Five things I love about the Olympics


The Summer Olympics begin today!  Remember Hodori from the Games in Seoul?  I remember being a young kid in 1988, wondering what the heck this guy was, since he was everywhere:  hanging from rear-view mirrors, smiling back at me from hats and shirts, etc.

So began my love affair with the Olympics.  Here are five reasons why I always look forward to the Games:

1.  Parade of Nations

During the opening ceremonies (which I also love, but duh, that’s a given to any Olympic viewer), I love watching the procession of all the countries and their uniform-clad athletes doing a loop around the stadium.  I always learn some useless (yet interesting!) facts about the countries, but the best part is seeing how the athletes themselves are also in awe of the experience, snapping away their own personal photos from a well-deserved vantage point and pointing things out to their teammates and friends ’cause they’re just so damn excited to be there.

2.  Cheering for local Olympians!


They’re not just our countrymen… they’re practically our neighbors!  They’re just like us! we tell ourselves.  Actually, no, they’re not like us at all.  When I was nine, I was plotting how to sneak Doritos from my aunt’s pantry while these guys at that age were waking up at 5 am to train as rigorously as people twice their age.

This year, I’m particularly excited to watch Lia Neal from Brooklyn and Bronx-born Cullen Jones from New Jersey.  Cullen and I have a lot in common:  when he was five, he almost drowned at Dorney Park, which compelled his mom to enroll him in swim lessons, and when I was 11, nearly the same thing happened at Action Park, who had to turn off their Tidal Wave Pool for me.  Olympians — we’re just like them!

3.  Sepia-toned marketing campaigns, cleverly disguised as inspiration 

Solemnly narrated (usually by granddaughter-dater Morgan Freeman), these ads are a mix of unforgettable moments from the past (like Great Britain’s Derek Redmond in 1992, above) and emotionally charged back-stories of contemporary athletes (this obviously is most effective when they’re from former Soviet states or currently impoverished nations).  Usually impervious to corporate-sponsored manipulation, when it comes to the Olympics, I’m a total sucker:  I hear the swelling background music, and I fall for it hook, line, and sinker!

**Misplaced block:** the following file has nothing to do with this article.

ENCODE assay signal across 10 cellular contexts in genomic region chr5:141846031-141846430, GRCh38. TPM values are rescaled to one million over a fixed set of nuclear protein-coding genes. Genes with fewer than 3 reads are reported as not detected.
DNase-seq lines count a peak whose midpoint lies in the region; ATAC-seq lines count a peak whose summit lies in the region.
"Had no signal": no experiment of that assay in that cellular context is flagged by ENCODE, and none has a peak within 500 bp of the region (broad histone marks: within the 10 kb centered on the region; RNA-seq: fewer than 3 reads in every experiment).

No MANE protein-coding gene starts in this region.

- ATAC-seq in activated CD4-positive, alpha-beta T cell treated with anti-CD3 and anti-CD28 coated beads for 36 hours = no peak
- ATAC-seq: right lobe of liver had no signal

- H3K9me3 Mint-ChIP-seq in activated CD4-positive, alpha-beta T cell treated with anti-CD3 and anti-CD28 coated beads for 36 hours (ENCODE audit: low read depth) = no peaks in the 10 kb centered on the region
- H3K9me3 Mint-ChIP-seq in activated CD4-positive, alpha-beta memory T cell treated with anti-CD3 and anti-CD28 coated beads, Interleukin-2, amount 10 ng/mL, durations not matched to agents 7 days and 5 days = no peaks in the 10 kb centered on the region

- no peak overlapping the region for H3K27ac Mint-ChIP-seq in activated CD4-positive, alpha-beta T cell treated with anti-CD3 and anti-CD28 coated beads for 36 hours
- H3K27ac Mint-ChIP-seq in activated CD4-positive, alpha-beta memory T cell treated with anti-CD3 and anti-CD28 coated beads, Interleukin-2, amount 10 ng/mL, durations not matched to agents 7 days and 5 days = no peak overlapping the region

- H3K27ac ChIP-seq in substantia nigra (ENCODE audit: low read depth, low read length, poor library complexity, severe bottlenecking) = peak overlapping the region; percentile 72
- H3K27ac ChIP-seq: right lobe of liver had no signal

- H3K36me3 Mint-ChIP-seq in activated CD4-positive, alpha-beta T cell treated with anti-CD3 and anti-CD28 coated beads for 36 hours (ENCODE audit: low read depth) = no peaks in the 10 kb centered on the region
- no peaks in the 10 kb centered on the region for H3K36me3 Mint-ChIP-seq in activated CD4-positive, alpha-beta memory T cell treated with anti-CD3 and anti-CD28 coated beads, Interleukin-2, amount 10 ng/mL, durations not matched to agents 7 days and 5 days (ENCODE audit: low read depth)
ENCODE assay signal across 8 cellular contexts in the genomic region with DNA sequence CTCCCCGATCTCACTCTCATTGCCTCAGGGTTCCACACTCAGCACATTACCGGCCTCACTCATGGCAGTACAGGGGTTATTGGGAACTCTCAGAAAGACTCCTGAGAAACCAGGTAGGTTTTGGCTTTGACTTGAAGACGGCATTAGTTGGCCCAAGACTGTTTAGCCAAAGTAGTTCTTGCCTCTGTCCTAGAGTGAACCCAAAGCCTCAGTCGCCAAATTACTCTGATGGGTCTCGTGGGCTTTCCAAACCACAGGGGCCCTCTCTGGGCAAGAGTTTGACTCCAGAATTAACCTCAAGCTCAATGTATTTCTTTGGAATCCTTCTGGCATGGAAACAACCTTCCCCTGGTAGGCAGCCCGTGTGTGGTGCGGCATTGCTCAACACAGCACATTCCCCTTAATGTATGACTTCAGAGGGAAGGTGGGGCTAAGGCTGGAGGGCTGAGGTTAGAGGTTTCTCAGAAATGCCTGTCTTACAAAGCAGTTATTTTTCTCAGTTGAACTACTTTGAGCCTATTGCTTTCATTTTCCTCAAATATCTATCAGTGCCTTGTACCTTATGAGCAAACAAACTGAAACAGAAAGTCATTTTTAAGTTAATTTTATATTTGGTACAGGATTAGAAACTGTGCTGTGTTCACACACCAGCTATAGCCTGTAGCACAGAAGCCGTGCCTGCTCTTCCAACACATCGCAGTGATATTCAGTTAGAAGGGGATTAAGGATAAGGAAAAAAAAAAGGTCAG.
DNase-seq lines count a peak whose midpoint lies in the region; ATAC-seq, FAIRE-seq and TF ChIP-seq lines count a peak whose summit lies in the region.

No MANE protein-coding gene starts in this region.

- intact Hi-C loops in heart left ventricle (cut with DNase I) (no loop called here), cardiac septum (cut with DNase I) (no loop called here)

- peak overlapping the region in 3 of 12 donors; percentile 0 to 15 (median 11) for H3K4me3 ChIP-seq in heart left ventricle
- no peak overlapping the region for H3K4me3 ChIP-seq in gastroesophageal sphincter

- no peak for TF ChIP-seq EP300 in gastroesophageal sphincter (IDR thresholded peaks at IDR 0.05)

4.  Pomp, circumstance, and emotional intensity of medal ceremonies

London 2012

Despite the fact that there are always heavy favorites, the best part of sport (yes, SPORT) is that you never know what’s going to happen.  Sure, I’m Team USA, but our athletes have access to some of the best facilities and top coaches in the world.  It’s always heart-tugging to see the little guys from a smaller nation win a surprise medal and watch their tears flow as their country’s flag hangs above them.

5.  Wondering about what we don’t see

London 2012

Networks can boast as much as they want about having complete access to the Games, but what do we really know about what happens backstage or in the Olympic Village?  The media tells us stories about earnest, hard-working athletes, which is why it’s kind of awesome to hear about snarky behavior (like Nancy Kerrigan griping about waiting for Oksana Baiul to apply her makeup before their figure-skating medal ceremony in 1994).

But way more interesting is all the sex that takes place in the Olympic Village.  Is this really surprising when thousands of the world’s top physical specimens are cramped in close quarters?  As U.S. goalie Hope Solo recently told ESPN The Magazine, “With a once-in-a-lifetime experience, you want to build memories, whether it’s sexual, partying or on the field. I’ve seen people having sex right out in the open. On the grass, between buildings, people are getting down and dirty.”  Sounds amazing.



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